This tough but extremely rewarding route took us through the first hundred kilometers of the typical lagunas route (past Laguna verde) before taking us away from the main jeep route and onto a much less used beautiful jeep track which led us up and over multiple 4,700m+ high passes. This was my favorite route in Bolivia (and one of my favorites in all of the world), and I would highly suggest it to anyone up for a bit of a challenge!
We have read about cycling families. We have talked about cycling families. But finally, finally, we got to actually meet a wonderful family – meaning awesome parents who really know how to teach their kids to live – on wheels. These forty year old parents and their ten year old boy, and fourteen year old girl, set out two months ago on their first ever cycle tour. They are now headed through Bolivia, before beginning their descend down to Patagonia. We saw them camped at the side of the road and ended up spending the night right next door which was a great way to spend an evening!
After eighty fast kilometers on the not-very-busy, large shouldered highway, we came to the cut off which would bring us through a four-hundred kilometer route to La Paz (instead of going straight there on the 120km flat paved highway). This route will take us up a 4,800m pass before dropping all the way down to 1,000m as we cycle through the South Yungas region of northern Bolivia, after which we will have to climb all the way back up to 4,700m in order to head back onto the altiplano and into La Paz. In total this route will involve 10,000m of elevation gain, which, to put into perspective, is like climbing Everest from sea level all the way to the top… plus another 2,000m just for kicks. Needless to say, we have a whole lot of ups and downs to look forward to!
When I visited Bolivia’s largest salt flat (which is also the largest in the world) four years ago by jeep I had no idea that I would someday return to cycle across it. In fact, I didn’t even know that was possible. For the first seventy kilometers we had to share the Salar with tourist jeeps which would speed by, and then flicker out of existence in a weird optical illusion sort of way. It was funny to watch all of the tourists, who looked like tiny cartoon stick figures, taking pictures on the horizon, though we were happy to have our bikes and independence in order to explore at our own speed. We arrived to an island 100km from Uyuni where there were dozens of jeeps, and since this marked the end of the road for them, it was where the fun began for us as we crossed the rest of the Salar completely alone. It took us two full days to cross the Salar, 150km of salt and about 190km of pedaling from one town to the next.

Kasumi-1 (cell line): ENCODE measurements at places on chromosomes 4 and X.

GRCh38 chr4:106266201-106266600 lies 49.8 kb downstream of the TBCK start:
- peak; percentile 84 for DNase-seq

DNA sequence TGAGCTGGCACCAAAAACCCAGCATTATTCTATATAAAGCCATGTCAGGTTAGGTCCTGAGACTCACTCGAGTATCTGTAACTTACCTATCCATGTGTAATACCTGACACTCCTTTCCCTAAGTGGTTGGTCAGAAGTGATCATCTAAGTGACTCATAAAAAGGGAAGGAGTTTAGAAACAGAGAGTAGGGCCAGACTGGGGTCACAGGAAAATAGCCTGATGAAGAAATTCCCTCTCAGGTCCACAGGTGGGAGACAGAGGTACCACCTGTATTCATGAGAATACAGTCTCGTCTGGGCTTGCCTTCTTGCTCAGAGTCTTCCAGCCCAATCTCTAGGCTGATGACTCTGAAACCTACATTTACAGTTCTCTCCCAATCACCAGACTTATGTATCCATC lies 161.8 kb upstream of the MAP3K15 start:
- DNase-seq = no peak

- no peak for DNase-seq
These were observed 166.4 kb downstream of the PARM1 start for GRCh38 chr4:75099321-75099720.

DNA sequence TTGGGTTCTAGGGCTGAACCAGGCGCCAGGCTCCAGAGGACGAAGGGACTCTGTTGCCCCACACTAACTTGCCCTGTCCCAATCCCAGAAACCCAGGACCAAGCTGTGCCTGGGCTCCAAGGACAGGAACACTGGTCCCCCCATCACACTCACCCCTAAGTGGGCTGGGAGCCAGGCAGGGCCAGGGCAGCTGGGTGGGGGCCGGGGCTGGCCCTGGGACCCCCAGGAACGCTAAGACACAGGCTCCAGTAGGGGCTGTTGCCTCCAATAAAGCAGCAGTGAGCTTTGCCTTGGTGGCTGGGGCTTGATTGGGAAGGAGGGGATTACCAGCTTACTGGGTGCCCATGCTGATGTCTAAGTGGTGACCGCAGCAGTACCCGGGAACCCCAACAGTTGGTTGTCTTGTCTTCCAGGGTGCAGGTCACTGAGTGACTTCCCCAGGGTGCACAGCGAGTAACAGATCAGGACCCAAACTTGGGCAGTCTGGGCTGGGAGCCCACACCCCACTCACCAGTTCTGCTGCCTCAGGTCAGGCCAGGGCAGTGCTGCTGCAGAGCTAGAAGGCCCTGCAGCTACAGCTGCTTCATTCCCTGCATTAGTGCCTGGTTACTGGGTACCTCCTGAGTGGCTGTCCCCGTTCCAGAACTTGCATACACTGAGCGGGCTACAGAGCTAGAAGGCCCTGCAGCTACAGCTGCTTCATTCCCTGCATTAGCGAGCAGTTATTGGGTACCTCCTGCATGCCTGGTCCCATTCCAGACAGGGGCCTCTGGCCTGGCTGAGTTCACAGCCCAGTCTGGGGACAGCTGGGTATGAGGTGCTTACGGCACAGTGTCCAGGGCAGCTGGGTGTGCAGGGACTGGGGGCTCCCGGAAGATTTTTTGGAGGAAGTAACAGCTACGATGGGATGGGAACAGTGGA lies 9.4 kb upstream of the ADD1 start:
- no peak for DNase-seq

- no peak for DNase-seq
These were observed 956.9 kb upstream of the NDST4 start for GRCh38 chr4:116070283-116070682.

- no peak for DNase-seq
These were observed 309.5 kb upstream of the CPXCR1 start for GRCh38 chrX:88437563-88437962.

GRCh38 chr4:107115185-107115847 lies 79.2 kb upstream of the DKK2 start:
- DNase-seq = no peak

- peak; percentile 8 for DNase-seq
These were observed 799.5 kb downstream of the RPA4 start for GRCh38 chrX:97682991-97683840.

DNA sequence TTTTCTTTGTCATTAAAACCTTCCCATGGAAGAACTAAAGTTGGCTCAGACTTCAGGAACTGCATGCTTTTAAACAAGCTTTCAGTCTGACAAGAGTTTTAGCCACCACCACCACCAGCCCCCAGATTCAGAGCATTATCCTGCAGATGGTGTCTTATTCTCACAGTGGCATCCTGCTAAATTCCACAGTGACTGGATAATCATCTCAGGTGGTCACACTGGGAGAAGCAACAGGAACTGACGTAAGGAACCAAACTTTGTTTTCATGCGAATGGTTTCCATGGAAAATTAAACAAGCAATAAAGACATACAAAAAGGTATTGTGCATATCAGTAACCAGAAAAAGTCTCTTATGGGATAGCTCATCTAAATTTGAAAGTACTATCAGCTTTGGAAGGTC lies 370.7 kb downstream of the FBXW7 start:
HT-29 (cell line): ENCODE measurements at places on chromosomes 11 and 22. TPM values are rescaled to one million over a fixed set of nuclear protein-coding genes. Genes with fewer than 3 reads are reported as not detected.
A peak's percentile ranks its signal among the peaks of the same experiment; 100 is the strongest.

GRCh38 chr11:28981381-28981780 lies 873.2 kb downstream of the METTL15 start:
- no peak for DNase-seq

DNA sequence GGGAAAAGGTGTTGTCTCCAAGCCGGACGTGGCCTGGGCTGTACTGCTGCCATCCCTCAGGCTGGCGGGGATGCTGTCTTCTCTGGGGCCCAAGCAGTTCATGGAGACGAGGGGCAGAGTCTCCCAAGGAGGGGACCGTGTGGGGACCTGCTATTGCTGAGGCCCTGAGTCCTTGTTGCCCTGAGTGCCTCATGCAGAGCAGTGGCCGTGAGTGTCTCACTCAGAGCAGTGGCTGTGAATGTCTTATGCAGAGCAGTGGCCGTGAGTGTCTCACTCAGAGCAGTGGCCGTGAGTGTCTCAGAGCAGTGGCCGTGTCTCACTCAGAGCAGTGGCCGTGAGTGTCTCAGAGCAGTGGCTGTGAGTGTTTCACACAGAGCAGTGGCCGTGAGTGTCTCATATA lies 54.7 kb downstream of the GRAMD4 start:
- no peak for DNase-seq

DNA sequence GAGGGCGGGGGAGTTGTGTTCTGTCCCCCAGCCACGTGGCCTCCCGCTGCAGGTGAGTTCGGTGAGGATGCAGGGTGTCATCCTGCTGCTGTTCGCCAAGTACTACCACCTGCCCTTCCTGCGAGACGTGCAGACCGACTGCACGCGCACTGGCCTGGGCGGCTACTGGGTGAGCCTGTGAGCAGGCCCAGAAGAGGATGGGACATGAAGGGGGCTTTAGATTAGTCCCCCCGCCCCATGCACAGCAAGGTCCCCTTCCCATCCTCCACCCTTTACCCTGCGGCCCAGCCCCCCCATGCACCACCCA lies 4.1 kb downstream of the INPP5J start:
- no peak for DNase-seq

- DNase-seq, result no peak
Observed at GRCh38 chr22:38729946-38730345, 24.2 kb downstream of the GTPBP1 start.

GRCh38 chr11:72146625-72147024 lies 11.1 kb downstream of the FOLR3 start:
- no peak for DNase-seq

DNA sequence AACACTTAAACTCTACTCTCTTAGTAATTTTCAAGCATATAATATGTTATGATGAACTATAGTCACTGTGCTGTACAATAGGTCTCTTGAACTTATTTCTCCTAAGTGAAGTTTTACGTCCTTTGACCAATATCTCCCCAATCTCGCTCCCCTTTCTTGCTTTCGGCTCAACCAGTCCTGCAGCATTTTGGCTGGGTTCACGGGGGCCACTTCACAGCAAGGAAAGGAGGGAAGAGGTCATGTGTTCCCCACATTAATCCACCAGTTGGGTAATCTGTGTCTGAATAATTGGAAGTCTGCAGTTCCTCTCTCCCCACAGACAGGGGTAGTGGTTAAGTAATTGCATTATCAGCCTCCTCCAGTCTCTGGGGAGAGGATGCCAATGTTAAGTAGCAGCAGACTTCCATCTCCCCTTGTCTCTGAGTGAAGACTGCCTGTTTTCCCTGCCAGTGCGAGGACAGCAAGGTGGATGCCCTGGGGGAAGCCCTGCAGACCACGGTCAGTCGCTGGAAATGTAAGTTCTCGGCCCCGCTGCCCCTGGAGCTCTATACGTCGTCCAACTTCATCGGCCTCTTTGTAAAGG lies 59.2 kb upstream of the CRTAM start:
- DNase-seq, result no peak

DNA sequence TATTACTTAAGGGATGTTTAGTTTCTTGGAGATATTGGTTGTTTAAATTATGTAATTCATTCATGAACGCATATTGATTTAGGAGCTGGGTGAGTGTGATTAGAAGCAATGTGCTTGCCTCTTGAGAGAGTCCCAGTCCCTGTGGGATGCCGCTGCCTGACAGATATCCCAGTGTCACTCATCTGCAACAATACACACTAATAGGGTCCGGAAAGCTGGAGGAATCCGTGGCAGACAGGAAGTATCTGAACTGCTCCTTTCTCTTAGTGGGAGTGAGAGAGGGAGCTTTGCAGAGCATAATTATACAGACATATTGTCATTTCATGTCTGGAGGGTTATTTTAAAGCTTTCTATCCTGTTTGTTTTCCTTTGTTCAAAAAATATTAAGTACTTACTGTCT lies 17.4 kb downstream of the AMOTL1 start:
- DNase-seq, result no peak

The first Bolivian village we entered into was Quentena, which stands in the middle of nowhere at 4,200m surrounded by mines which make up its main economy. A looming nearby mountain has an old road all the way up to 5,700m (6,000m peak) where the highest mine in the world use to operate, and down in the village, women in the traditional Andean attire – stockings, a pleated skirt, and a colorful vest or shawl – watch us a bit curiously as we slowly cycle into town. Though everyone speaks castillano (Spanish) to us, they speak Quetchwa amongst themselves. We eventually find a small shop which sells crackers, cookies, and some clothes, and after buying a few snacks, we continue past a few dozen more mud brick houses until we are once again all alone in the mountains.